A long time ago, it was rumored that Will Ferrell was going to make a complete trilogy of films with a protagonist whose name would be initialled "RB". Those rumors turned out to be complete bunk, and it's a damned shame considering Talladega Nights: The Ballad of Ricky Bobby carried that unofficial torch brightly after Anchorman lit it two years prior. A NASCAR-fueled comedy that pokes fun at, yet lovingly nudges, the sport it's focused on. This is one of the films in Ferrell's canon that tends to get stuck between the darlings and disasters that make up his filmography, and unfairly so, as it's as fast as it is funny.
Meet The Robinsons
The more that Disney tries to make Frozen its new flagship, the more some of their less trumpeted successes start to come out of the woodwork. Case in point: Meet The Robinsons is about to head over to Netflix, and while it's not as widely remembered as the more recent Scandinavian-themed fairy tale, it could be considered a superior Disney film. Between the memorable jokes, fun inclusion of musical moments and time travel, as well as a dinosaur being controlled by a bowler hat, Meet The Robinsons makes its fun nature well known to all. But mix in the classic Disney values of family first, and some really beautiful sentiment about just what family means, and you have a movie worthy of a long amusement park wait.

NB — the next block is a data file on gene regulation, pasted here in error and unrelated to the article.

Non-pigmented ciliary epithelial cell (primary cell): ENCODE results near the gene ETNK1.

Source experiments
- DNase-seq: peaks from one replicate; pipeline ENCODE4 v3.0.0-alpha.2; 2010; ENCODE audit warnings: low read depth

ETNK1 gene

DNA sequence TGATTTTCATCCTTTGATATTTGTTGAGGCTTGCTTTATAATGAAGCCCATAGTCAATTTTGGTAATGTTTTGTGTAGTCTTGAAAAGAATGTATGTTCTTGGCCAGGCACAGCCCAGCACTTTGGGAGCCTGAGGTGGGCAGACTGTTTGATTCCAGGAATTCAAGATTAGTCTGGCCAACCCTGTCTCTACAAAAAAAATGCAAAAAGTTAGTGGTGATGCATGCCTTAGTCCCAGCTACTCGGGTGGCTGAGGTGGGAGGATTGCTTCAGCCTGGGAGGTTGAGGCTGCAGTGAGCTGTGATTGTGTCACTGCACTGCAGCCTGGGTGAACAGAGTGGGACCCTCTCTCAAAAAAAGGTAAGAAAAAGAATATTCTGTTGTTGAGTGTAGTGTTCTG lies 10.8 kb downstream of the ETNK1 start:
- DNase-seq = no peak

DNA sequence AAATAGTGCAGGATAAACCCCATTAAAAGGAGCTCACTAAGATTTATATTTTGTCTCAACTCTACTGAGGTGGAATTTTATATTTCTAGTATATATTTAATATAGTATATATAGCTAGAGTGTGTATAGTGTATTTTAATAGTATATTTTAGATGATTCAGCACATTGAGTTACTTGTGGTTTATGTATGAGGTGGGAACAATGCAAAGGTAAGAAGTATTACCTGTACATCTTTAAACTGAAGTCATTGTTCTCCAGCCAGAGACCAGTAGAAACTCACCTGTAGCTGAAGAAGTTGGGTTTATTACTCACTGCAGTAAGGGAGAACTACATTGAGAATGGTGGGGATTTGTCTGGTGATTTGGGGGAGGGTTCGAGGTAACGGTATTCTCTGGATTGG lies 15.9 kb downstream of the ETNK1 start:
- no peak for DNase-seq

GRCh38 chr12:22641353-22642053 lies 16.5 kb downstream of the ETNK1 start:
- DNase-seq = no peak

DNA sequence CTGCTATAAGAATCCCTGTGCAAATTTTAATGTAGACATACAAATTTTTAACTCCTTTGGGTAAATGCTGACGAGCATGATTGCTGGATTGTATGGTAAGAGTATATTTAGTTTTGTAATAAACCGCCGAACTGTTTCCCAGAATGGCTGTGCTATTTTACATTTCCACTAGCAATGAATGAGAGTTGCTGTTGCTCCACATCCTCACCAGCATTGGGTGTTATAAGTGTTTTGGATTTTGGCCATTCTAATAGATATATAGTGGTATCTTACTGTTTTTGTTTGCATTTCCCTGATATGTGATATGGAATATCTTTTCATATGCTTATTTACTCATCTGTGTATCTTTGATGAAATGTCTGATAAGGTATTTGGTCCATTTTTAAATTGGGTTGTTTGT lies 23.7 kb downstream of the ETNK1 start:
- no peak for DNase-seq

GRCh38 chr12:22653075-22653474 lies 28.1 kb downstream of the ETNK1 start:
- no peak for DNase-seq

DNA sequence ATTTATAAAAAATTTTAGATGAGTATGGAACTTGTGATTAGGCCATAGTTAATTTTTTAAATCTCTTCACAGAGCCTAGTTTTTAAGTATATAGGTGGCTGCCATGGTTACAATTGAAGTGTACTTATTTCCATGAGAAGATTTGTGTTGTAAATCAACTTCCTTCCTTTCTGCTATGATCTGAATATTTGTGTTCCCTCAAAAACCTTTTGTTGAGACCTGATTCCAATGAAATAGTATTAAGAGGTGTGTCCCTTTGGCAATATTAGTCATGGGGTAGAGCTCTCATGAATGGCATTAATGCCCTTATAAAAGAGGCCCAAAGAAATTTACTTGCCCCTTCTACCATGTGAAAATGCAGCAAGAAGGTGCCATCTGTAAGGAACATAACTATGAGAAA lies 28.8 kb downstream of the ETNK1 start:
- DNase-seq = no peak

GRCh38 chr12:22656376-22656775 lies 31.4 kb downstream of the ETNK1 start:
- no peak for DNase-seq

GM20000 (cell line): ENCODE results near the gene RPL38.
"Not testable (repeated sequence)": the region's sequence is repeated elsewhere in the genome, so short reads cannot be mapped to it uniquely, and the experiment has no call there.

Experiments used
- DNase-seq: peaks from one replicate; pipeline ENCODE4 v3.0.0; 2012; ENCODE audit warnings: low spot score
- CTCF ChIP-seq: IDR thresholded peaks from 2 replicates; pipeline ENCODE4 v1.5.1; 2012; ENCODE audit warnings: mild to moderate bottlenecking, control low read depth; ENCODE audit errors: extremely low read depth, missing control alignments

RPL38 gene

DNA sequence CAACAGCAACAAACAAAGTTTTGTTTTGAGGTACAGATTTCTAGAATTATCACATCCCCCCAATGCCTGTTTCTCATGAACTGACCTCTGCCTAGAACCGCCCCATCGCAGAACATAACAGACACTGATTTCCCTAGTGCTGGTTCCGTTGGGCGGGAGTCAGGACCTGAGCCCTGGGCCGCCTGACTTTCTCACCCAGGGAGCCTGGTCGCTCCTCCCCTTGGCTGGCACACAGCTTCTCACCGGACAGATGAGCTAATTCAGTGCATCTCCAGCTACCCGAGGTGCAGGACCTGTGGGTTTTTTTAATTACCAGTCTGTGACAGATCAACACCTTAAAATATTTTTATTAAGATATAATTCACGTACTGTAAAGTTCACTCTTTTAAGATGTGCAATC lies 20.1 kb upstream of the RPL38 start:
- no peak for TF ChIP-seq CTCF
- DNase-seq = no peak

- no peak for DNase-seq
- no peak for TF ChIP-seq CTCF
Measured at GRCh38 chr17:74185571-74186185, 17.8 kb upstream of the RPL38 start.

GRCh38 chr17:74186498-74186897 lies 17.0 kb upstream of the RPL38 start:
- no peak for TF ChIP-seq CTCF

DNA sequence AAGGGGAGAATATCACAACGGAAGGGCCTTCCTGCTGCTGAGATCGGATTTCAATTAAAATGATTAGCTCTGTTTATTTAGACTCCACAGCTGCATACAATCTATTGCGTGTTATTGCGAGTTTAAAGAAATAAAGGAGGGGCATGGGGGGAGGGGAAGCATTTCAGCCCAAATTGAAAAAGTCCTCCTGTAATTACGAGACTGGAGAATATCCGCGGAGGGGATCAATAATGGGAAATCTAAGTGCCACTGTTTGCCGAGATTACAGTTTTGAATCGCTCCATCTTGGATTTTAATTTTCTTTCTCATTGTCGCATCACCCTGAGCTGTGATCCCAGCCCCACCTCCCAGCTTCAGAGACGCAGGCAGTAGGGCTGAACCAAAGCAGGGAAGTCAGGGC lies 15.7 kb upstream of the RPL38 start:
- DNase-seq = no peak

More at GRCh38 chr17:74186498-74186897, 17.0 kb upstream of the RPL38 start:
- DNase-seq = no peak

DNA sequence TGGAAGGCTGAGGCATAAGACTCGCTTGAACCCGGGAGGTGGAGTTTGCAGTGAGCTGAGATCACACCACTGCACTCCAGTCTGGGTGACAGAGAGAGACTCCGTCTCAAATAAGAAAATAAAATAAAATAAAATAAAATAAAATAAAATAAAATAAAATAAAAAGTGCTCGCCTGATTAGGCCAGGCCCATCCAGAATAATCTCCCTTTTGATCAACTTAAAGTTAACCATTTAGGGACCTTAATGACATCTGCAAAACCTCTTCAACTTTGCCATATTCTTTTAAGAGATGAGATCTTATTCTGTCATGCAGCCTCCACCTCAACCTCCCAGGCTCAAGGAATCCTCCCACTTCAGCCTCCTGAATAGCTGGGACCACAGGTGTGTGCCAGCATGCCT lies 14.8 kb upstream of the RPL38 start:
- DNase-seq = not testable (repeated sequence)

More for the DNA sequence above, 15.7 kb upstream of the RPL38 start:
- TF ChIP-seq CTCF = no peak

The Hateful Eight
Quentin Tarantino's The Hateful Eight blew folks out of the water when it premiered in theaters towards the end of 2015. And yet, it's taken the film this long to hit Netflix, which is especially upsetting when you figure out most of his films are still currently being streamed. So if you've put off watching this bloody and balls out stage play of a film, your excuse count just went extremely low. And what's better, you'll be able to rewind at your leisure, which will definitely come in handy at a particularly extreme part towards the middle of the film. We won't say which part, and to you folks at home revisiting this fantastic film, please don't spoil it. Just sit your wayward friends down, start the movie and watch their faces when that scene happens.
CinemaBlend's James Bond (expert). Also versed in Large Scale Aggressors, time travel, and Guillermo del Toro. He fights for The User.